Shuffling The DEX


If you walk into a crowded place and shout Binance, there is probably someone who’s going to open their Binance app to check what’s going on. Centralized exchanges like Binance, Coinbase, and HBTC dominate the crypto space. Their reach in the market is an indication that we are already in the crypto future.

Statista reported earlier in the year that collectively, Binance, HBTC, and Hydax Exchange process $54 billion worth of transactions every 24 hours, almost a third of the global exchange volume.

As crypto adoption continues to rise, a corresponding surge in the decentralized Finance (DeFi) sector has driven interests in DEXes to new heights. But there will always be problems that come with disruption. In the case of DEXes, the widespread problem has always been that decentralization comes at the cost of usability.

The Problem With DEXes And The Rise Of Uniswap

Decentralized Exchanges have quickly emerged as solutions to the problems plaguing centralized exchanges. For example, several centralized exchanges have been reported to have technical issues when the crypto market booms. The overreliance on cloud providers like AWS makes it difficult to prepare for these downtimes. Also, abuse of power is a regular occurrence.

The QuadrigaCX scandal is a good reminder of this: $190 million in customer cash stored by the Canadian exchange disappeared with the CEO when he died in 2019, as it was all held on a single hardware wallet with no one knowing the password but the deceased.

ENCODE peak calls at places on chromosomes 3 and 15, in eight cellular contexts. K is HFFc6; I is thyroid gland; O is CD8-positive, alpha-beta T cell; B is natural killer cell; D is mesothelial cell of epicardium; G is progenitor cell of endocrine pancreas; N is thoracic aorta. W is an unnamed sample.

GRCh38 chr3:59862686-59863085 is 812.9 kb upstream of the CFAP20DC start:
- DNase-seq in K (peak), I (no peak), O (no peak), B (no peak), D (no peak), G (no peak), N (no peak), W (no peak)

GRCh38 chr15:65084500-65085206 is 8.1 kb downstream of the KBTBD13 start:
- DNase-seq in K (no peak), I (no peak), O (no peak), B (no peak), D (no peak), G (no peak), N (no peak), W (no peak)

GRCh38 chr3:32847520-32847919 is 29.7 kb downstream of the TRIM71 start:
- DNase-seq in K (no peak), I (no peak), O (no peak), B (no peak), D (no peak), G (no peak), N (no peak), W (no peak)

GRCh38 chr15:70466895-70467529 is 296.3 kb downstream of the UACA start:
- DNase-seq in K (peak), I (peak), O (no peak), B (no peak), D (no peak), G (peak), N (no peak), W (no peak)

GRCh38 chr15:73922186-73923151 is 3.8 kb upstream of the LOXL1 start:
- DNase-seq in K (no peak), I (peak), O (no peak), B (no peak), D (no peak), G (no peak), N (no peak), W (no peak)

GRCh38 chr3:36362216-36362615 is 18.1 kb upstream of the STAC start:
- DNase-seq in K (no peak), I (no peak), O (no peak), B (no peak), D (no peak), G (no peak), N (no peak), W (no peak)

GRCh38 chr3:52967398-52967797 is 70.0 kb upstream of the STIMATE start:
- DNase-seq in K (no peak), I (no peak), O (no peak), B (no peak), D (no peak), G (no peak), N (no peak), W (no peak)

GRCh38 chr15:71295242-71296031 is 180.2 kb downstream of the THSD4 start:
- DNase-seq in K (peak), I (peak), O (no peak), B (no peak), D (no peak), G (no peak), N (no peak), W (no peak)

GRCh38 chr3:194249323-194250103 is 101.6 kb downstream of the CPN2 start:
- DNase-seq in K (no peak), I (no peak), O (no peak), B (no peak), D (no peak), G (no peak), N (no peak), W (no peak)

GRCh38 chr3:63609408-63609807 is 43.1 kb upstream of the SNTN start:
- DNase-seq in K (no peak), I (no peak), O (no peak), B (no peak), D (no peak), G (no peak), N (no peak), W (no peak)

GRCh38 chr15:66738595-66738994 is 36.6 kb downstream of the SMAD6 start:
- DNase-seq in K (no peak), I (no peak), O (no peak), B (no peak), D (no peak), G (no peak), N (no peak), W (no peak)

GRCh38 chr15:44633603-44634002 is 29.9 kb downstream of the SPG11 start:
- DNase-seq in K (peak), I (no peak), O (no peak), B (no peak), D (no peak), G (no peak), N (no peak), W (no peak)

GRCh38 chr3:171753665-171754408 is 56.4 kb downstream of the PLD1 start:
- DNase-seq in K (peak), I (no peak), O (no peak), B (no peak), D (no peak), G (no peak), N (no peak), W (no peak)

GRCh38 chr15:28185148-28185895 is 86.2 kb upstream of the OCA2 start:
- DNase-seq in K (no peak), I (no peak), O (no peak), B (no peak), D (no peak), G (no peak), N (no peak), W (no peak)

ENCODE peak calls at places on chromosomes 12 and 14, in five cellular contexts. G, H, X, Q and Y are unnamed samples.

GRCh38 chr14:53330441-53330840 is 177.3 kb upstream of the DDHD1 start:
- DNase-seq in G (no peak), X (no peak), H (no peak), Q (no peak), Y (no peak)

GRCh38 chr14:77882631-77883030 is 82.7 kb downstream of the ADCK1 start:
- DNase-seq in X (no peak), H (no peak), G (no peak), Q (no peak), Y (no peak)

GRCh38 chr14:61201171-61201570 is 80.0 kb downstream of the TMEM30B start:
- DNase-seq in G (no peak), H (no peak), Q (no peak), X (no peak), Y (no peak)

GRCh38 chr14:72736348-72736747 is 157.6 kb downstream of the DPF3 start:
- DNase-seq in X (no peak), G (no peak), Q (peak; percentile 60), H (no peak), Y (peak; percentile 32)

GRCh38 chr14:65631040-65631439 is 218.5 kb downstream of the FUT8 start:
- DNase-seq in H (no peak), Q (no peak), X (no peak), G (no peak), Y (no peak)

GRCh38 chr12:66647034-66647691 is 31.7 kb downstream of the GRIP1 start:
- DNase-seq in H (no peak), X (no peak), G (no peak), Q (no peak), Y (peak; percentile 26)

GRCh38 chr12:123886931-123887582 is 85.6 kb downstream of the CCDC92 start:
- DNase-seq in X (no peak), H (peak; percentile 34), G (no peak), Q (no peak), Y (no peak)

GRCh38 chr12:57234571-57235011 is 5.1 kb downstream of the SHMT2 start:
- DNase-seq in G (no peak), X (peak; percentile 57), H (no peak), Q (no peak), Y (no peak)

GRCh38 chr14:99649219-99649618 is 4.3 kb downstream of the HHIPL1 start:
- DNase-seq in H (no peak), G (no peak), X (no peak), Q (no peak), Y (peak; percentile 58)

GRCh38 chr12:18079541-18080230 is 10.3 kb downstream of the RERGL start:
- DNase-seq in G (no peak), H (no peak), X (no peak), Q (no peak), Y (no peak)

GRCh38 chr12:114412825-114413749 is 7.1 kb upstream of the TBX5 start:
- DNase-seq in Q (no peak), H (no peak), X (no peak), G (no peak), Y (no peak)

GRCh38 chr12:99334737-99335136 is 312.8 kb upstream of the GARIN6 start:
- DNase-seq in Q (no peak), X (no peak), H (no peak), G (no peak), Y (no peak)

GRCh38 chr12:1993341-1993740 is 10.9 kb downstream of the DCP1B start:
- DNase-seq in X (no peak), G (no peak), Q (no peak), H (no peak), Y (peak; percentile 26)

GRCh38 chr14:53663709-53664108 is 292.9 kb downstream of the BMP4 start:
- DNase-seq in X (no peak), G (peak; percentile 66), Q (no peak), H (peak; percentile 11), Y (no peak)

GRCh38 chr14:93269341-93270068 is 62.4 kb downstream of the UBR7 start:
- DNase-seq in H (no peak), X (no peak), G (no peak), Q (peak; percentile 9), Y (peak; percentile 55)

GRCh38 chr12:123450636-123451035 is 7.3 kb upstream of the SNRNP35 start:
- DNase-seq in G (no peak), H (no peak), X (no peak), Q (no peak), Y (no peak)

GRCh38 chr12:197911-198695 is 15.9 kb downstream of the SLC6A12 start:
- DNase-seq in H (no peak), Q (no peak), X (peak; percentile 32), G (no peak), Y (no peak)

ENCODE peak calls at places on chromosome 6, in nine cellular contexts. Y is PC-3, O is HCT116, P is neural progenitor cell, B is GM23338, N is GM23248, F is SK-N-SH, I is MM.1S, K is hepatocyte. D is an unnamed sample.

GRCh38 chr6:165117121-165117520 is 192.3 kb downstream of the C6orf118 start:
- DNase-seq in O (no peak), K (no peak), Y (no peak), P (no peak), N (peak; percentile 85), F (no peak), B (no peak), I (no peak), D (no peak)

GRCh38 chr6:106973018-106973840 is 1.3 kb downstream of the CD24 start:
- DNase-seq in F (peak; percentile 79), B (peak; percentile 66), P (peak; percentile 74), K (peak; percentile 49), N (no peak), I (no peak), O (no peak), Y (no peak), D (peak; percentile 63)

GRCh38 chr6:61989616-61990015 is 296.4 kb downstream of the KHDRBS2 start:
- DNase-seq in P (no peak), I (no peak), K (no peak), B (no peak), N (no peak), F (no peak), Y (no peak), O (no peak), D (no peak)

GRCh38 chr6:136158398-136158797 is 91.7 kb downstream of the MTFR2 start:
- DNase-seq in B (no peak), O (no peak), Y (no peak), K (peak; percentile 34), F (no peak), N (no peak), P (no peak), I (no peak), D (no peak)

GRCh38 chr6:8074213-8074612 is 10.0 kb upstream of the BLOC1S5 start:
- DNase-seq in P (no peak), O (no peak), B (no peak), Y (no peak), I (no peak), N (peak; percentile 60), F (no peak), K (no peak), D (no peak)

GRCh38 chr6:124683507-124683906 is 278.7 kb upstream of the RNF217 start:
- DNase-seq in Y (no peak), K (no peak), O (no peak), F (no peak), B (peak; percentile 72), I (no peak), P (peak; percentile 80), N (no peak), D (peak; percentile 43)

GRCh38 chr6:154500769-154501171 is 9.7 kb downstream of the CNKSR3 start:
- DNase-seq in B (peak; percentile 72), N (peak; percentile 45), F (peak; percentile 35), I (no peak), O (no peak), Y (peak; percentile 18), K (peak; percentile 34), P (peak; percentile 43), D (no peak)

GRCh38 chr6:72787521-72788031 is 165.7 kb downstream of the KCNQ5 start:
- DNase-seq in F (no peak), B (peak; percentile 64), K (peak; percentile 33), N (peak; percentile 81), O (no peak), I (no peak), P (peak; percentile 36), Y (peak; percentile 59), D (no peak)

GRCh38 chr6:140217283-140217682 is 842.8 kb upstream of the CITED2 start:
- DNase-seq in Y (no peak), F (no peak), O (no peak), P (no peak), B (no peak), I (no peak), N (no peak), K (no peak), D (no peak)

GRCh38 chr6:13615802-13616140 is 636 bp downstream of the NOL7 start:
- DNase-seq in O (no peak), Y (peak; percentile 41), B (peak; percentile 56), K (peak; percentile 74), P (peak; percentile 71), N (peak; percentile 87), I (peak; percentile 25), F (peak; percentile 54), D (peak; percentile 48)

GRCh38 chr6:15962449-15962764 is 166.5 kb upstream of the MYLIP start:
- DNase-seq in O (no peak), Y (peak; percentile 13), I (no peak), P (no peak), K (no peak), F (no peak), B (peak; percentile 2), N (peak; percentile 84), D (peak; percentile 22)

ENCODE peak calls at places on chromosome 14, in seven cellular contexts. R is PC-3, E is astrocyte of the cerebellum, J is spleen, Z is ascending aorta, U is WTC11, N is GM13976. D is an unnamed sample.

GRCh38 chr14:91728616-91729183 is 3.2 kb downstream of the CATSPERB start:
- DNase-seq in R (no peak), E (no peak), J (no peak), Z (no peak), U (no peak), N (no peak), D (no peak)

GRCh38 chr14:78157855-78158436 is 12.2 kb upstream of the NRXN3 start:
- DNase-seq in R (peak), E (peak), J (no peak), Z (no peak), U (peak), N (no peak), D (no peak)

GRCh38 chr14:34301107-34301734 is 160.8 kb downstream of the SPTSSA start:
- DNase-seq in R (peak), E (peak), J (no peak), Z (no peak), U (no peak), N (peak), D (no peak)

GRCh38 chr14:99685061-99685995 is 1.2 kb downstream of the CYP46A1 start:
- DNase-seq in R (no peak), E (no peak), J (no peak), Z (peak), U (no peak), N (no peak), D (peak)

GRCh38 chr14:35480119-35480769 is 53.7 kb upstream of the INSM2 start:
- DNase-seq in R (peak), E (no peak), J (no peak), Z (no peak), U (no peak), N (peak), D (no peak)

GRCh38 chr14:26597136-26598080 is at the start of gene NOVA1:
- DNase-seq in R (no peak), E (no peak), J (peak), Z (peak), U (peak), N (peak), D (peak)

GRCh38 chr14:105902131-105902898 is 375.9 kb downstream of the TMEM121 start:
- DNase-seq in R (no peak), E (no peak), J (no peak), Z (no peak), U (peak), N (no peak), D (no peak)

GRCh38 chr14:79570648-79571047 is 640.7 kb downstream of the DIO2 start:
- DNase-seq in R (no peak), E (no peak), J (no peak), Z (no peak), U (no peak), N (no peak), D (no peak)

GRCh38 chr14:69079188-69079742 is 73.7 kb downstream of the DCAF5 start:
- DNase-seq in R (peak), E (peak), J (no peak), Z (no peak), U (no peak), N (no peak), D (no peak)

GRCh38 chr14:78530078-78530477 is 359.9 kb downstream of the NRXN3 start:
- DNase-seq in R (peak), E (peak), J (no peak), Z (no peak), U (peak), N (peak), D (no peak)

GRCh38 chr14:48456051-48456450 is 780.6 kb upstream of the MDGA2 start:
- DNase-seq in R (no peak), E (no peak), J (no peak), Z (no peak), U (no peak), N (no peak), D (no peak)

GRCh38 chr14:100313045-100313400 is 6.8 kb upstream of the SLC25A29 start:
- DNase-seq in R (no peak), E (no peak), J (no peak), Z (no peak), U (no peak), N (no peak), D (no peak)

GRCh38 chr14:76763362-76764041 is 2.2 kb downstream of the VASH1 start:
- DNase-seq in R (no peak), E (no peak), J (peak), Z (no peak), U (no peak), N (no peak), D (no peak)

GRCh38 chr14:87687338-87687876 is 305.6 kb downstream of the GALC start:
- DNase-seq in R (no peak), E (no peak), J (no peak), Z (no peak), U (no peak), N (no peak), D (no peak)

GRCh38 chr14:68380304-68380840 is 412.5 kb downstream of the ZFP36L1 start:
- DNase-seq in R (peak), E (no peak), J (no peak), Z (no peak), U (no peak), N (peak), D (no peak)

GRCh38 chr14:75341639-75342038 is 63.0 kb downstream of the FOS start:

Decentralized cryptocurrency exchanges are designed to address issues that centralized exchanges have. They are peer-to-peer (p2p) markets directly built on the blockchain, allowing traders to keep and manage their funds independently. Instead of the exchange or any other middleman directing the flow of money, such as a bank or an internet payment gateway, this procedure is controlled by a series of smart contracts that keep track of transactions on the blockchain on which it is built.

But DEXes also pose a series of problems

Many exchange operations on DEXes, such as deposits (also known as locking funds), placing orders, and finalizing trades, require Ethereum transactions on DEXes, resulting in an annoying situation where almost every action you take on a DEX pops up a Metamask window asking for approval, often also requiring pausing while in-between transactions.

In addition, Liquidity is frequently inadequate due to these exchanges’ poor user interface. Because order books are thin and spreads are big, prices are often lower than on a centralized exchange. Most DEXes today charge a premium for their privacy, security, and decentralization features.

Hence, Uniswap